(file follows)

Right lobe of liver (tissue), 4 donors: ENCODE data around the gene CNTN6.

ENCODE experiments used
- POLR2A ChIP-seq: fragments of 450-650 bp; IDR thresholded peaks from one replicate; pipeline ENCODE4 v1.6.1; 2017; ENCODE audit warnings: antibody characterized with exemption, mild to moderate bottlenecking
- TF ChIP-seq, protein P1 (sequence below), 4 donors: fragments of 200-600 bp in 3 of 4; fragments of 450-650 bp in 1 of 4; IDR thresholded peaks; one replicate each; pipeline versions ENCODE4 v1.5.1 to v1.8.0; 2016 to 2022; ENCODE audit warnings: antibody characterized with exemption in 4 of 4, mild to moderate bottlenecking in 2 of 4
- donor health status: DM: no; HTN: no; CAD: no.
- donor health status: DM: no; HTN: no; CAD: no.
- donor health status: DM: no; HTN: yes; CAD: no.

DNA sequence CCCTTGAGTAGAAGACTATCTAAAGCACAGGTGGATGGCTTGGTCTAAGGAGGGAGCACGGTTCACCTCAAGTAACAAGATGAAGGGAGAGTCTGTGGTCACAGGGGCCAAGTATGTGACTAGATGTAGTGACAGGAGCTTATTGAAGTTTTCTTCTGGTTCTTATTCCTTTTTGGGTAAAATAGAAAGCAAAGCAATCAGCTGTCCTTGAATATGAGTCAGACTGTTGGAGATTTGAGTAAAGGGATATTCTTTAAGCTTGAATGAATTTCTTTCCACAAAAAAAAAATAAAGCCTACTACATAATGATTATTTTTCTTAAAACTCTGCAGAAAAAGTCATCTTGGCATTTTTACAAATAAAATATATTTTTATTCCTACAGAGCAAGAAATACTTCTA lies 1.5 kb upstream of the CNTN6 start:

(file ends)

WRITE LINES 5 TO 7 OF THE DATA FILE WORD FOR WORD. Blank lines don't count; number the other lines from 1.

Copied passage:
- donor health status: DM: no; HTN: no; CAD: no.
- donor health status: DM: no; HTN: no; CAD: no.
- donor health status: DM: no; HTN: yes; CAD: no.